Published April 26, 2018
AKWESASNE—Denim Day is a national campaign to raise awareness and prevent sexual violence through education and public awareness. Wearing denim is a show of unity and a visible sign of protest against sexual assault and rape against women. Staff at the Saint Regis Mohawk Tribe’s Three Sisters Program encouraged community members to support efforts to end sexual assault by participating in National Wear Denim Day on Wednesday, Onerahtókha/April 15, 2018.
“For the past three years, the Three Sisters Program has been raising awareness of sexual assault committed against women through Denim Day and the assorted support services that we provide,” shared Three Sisters Program Manager Ryan King. King added, “We offer medical, legal, and personal advocacy, and emergency/crisis services for any and all victims of sexual assault or violence. Our advocates are available 24/7 to work hand-in-hand with the Saint Regis Mohawk Tribal Police Department to provide a Safe Home should a victim’s safety be in immediate danger.”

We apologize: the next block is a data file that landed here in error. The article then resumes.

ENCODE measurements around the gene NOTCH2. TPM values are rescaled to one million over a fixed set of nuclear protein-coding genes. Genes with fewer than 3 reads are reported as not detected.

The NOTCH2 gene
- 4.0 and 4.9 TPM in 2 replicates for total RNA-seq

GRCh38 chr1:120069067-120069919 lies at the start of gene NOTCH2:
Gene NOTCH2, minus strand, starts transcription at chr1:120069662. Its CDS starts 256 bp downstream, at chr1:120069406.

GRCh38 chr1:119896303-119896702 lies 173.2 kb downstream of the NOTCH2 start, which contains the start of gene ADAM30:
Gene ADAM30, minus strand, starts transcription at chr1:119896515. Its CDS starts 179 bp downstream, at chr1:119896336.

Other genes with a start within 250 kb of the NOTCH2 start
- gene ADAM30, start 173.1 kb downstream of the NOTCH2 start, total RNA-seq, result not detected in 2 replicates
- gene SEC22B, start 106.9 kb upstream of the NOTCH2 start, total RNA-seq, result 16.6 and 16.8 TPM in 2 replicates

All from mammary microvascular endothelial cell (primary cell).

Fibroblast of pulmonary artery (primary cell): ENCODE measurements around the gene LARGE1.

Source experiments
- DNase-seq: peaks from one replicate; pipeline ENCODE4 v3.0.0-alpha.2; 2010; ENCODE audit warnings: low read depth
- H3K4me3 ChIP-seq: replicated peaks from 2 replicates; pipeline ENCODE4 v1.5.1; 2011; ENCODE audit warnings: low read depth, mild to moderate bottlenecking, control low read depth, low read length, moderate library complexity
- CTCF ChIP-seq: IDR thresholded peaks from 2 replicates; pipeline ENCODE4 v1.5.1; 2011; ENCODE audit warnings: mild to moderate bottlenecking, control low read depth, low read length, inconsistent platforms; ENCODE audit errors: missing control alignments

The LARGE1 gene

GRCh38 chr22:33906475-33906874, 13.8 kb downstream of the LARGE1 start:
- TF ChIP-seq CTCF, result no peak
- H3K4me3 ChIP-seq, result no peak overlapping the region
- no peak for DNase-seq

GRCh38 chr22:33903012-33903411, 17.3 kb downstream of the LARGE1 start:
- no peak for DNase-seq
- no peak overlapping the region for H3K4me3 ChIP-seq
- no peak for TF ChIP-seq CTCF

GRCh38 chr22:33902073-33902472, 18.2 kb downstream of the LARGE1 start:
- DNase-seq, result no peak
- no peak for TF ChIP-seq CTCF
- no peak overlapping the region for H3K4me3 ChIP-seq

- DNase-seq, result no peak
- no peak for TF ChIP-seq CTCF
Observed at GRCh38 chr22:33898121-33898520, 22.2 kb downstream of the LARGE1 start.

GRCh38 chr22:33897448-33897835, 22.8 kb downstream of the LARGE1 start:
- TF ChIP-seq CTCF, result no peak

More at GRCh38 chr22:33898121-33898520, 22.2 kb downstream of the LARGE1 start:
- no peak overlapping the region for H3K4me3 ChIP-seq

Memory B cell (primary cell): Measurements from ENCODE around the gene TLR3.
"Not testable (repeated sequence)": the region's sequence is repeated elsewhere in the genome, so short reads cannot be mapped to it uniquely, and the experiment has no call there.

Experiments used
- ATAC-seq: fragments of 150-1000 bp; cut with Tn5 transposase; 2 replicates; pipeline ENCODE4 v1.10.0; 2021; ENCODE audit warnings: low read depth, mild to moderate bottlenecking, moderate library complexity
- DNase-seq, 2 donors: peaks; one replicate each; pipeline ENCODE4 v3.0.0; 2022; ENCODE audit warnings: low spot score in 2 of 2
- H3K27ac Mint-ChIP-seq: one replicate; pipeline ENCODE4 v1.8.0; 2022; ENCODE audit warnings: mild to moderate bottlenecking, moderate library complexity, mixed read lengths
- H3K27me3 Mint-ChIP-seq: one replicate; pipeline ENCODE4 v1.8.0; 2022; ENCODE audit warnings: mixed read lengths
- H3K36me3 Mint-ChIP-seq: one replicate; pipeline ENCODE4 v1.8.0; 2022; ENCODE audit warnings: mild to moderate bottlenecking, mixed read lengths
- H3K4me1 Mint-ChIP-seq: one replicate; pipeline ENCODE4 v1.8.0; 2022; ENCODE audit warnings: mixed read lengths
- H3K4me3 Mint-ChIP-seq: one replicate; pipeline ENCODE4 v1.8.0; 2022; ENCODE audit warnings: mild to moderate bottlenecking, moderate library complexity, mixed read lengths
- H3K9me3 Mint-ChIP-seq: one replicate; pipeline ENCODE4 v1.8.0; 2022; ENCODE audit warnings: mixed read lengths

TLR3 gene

Denim Day arose due to a ruling by the Italian Supreme Court, in which a rape case conviction was overturned as the Supreme Court justices felt that, since the victim was wearing tight jeans, she had to have helped her rapist remove her jeans, implying consent to the sexual assault. The following day, female justices in the Italian Parliament wore tight jeans, as a show of solidarity for the victim. As a result, Denim Day became an annual event in response to this case and its ruling; as well as a show of protest against destructive, harmful attitudes towards sexual assault.
The very first Denim Day to take place in the United States came in April 1999, where a social service agency in Los Angeles, California founded the first Denim Day. From there, the campaign has grown into a national movement. The Three Sisters Program and tribal staff promoted and participated in National Wear Denim Day to show unity and solidarity against sexual assault and sexual violence against Native American women.
“As a tribal community, our women and children are our future to us and should be free from violence and sexual assault in any form,” said Tribal Chief Beverly Cook, who is a trained Sexual Assault Nurse Examiner. Chief Cook noted, “Through the Three Sisters Program, we offer assistance in protecting, empowering and guiding victims on their path to recovery from traumatic events; which regretfully are not a thing of the past, as they should be, but continue to be a part of our reality today.”
Embrace your voice. Speak out against sexual assault. For more information on Denim Day, or on sexual assault/violence, please contact the Saint Regis Mohawk Tribe’s Three Sisters Program by calling (518) 358-4406.